Photographic Examples-4-Teepees

Alain Briot

Teepees Sunrise


Out of all the lenses available to me, the wide angle is my favorite.  In many ways I consider it part of my personal style, largely because it allows me to express my vision in ways that other lens families do not give me access to.

For me the grand landscape is the primary subject.  For me photographing the whole of the landscape, the entire scope of land formations in front of me is fulfilling my vision.  

Often, I want to create a visual comparison between what is close and what is far. What is in front of my feet and what is miles away.  At such times the only lens that will let me do that is the wide angle. 

The wide angle also imparts dynamism to the scene by emphasizing the sense of depth and exaggerating the relative size of the objects in the scene.  By doing so it pushes further away the everyday view we have of the world, and creates images that are more surreal than real.

I tried several different compositions before finalizing my choice onto this particular one.  I found the location the evening before, then returned the next day in the dark to set up before sunrise.  It is very difficult to find a good composition in the dark!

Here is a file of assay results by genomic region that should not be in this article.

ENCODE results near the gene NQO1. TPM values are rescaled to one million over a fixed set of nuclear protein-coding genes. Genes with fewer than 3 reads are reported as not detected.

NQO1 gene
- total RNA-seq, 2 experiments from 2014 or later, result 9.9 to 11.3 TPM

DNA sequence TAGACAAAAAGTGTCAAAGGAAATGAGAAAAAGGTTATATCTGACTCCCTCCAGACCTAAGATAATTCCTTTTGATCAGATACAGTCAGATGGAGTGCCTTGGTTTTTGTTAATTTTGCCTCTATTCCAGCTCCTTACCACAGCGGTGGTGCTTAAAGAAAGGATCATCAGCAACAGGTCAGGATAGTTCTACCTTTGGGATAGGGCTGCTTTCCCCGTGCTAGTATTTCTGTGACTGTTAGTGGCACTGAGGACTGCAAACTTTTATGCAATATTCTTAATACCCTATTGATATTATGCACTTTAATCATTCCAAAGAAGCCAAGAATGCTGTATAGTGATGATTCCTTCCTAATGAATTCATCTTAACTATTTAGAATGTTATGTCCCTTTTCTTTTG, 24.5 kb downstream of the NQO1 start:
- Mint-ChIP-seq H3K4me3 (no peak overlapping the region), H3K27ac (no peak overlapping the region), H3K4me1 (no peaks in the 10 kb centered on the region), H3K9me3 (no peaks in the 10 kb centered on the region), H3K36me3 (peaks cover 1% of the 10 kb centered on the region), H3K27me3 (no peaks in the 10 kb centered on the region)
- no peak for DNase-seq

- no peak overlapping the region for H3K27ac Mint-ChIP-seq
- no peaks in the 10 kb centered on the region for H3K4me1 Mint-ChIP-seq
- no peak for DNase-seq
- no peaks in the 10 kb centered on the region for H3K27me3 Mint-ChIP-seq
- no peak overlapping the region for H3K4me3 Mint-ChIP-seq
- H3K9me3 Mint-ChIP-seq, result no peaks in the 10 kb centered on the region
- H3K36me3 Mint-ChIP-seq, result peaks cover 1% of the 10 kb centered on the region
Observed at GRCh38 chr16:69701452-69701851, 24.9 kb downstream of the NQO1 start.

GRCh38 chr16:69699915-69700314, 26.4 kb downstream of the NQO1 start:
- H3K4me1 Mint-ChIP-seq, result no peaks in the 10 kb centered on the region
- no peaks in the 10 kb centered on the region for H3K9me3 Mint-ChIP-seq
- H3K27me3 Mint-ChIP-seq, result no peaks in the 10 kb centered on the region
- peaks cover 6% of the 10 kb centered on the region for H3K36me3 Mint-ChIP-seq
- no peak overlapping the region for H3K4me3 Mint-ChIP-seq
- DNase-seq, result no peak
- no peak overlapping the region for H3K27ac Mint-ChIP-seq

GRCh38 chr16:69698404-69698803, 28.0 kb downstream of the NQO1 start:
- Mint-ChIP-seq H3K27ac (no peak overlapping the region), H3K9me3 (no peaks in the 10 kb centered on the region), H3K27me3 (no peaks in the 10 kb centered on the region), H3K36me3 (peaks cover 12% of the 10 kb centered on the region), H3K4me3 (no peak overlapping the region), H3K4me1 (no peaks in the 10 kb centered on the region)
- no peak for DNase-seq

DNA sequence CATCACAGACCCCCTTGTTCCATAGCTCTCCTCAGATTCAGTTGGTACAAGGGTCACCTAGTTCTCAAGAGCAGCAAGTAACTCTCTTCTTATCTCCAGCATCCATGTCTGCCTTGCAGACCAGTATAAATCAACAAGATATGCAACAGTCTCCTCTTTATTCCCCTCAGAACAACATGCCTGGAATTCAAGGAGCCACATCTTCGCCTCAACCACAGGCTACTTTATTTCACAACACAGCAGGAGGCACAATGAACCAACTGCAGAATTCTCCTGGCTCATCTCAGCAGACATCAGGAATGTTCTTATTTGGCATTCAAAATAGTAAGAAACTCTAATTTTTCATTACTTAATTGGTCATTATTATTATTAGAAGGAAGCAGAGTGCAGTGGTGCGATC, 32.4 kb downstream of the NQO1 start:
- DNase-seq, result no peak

My other compositions of this scene were all horizontals, essentially because without a foreground the only other possibility is a long-lens view of the teepees.   In this case an horizontal image makes more sense because it allows you to include more distant teepees in the image.

The vertical composition however allows me to contrast object sizes nicely as well as show the texture of the rocks.  It invites close examination on the part of the viewer, and invites the audience to become involved in the photograph.  

I used a wide angle to create this image, thereby infusing movement and dynamism in the image. The use of the wide angle worked well in this instance because the teepees in the middle area of the image are still large enough to be recognizable. Had they been further away they would have become too small for their shapes to echo the shape of the foreground rock.

Alain Briot
Vistancia, Arizona
November, 2010


About Alain Briot

Alain Briot creates fine art photographs, teaches workshops and offers DVD tutorials on composition, printing and on marketing photographs. Alain is also the author of Mastering Landscape Photography.  This book is available from Amazon and other bookstores as well as directly from Alain.  You can find more information about Alain’s work, writings and tutorials on his website at

Alain welcomes your comments on this essay as well as on his other essays available in Briot’s View on this site. You can reach Alain directly by emailing him at